Is it Possible to Secure PHI Stored in the Cloud?

There is a common misconception that it is not possible to properly secure PHI stored in the cloud. The cloud is seen to be a huge security risk – which it can be – but it is possible to secure PHI stored in the cloud, and that data may even be better protected by cloud service providers than it is when stored in-house.

New research appears to suggest that security fears about the cloud, while not unfounded, are being overstated by CIOs and CISOs, while the risks of in-house storage are being underestimated.

Alert Logic’s fall 2012 ‘State of the Cloud Security’ Report suggests that the location of stored data is largely irrelevant; attacks are likely to take place no matter where the data is located. There also appears to be an equal probability of a data breach occurring in the cloud as with locally stored data. The report says attacks are opportunistic; if a security flaw is allowed to exist, it will be exploited if hackers discover it.

Web application-based attacks occur in service provider and in-house environments, with the cloud appearing to be more vulnerable. However, analyses of recent data suggest the reverse may be true. According to the report, 53% of organizations reported attacks in a cloud environment compared to 44% suffering on-premises security incidents. However, the number of attacks suffered by the average user of the cloud is 27.8%, compared to 61.4% affecting on-premises environment users; the latter also being more susceptible to brute force attacks.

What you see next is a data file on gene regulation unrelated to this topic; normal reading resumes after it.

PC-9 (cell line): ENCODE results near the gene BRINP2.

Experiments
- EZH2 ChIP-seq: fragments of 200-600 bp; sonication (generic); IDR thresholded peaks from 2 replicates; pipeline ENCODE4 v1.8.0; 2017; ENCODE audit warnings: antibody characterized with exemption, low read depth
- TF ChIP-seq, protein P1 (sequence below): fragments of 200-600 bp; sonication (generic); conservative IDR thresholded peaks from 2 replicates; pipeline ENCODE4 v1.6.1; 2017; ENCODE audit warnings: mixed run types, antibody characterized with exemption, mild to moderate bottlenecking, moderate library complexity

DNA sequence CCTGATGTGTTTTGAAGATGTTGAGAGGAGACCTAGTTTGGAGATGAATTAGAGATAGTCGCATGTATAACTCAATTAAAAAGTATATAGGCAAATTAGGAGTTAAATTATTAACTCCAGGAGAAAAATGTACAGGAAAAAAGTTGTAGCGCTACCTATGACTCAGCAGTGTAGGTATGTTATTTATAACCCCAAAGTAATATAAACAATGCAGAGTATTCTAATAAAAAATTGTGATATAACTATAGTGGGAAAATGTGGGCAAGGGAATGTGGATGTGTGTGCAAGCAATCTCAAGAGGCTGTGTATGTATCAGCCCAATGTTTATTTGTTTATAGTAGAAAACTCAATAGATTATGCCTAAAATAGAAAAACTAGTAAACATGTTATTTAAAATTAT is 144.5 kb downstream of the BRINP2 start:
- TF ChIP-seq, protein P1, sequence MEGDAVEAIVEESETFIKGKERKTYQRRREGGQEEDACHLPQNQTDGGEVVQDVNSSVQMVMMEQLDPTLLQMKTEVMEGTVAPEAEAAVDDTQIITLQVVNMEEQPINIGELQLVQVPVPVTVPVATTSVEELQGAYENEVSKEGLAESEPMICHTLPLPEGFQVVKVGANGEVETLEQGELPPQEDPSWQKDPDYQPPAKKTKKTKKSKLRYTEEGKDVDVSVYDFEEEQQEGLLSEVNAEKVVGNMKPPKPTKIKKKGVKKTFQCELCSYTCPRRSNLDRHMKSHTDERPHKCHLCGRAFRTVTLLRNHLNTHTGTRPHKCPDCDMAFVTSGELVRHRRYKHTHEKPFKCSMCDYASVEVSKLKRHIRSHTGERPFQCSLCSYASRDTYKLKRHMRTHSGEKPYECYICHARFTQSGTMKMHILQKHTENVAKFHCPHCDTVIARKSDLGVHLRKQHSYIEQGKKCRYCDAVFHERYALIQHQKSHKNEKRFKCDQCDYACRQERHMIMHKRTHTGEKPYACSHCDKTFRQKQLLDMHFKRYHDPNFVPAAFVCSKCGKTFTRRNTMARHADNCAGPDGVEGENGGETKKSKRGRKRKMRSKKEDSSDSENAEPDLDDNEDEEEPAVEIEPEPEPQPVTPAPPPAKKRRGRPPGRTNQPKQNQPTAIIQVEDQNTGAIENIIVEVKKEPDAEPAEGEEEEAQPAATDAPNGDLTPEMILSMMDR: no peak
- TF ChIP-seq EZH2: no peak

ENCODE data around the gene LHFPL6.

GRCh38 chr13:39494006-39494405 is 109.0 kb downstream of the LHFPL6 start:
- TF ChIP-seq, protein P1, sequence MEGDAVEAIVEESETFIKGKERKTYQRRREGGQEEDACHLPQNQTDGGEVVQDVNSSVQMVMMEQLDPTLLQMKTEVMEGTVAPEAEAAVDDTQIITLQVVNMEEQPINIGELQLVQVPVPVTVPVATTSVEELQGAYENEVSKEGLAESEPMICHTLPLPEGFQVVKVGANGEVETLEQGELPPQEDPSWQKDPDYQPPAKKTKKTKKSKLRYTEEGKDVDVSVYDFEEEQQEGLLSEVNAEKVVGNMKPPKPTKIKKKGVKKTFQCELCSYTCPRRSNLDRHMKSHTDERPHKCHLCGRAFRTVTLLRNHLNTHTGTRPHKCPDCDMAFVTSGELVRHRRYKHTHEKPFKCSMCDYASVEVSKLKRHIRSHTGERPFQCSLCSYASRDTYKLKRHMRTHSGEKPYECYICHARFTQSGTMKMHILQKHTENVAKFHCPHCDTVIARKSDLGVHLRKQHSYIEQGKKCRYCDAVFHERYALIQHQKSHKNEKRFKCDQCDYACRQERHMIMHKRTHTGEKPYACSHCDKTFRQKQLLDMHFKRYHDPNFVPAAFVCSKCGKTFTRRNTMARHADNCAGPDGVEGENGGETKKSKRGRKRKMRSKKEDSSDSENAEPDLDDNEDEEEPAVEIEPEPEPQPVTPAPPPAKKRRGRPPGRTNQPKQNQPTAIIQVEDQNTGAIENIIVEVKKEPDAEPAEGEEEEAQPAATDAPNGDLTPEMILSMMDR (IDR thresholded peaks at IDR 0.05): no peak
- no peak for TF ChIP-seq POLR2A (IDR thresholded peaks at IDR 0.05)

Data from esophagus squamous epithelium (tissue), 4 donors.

Many of the fears appear to stem from the thought that cloud-stored data is totally outside the control of an organization, while in-house data storage is much easier to safeguard. It is, after all, harder to control data stored on a server that is owned and controlled by someone else. It would appear that this is something of a myth. It may be easier to control data, but that does not mean it is easier to secure.

Fewer incidents occur in the cloud, not because it is inherently more secure, but because greater planning and technology is used to keep cloud-stored data secure. The cloud is viewed as being an insecure storage medium, so greater efforts are made to protect stored data. The same diligence and attention to detail is not applied to in-house systems as a general rule. As a direct result of this lack of attention, in-house data storage systems are more likely to have security vulnerabilities, making a successful attack more likely to be suffered.

How to Secure PHI Stored in the Cloud

It is vital that security and governance requirements are understood for each data storage system, wherever it is located. For healthcare providers and other HIPAA-covered entities, it is essential that all the requirements of HIPAA are understood. Consider segregating stored data, and applying controls appropriate to its sensitivity.

Data access must also be carefully controlled. Who is given access to data, and how data is accessed, is much more important than where data is located. Find vulnerabilities and address them, or else a hacker is likely to find them and exploit them.

In order to identify vulnerabilities, a data storage system must be subjected to a rigorous risk assessment. Internal audits can be conducted, but often vulnerabilities are missed. If you want to make sure that no stones are left unturned, it is best to call in the experts. Consider employing outside contractors specializing in cloud security.

The cloud may appear insecure, but the reality is it is not; provided the appropriate security controls are used. It is possible to secure PHI stored in the cloud, and make data even more secure than it on in-house systems.

Author: Richard Anderson

Richard Anderson is the Editor-in-Chief of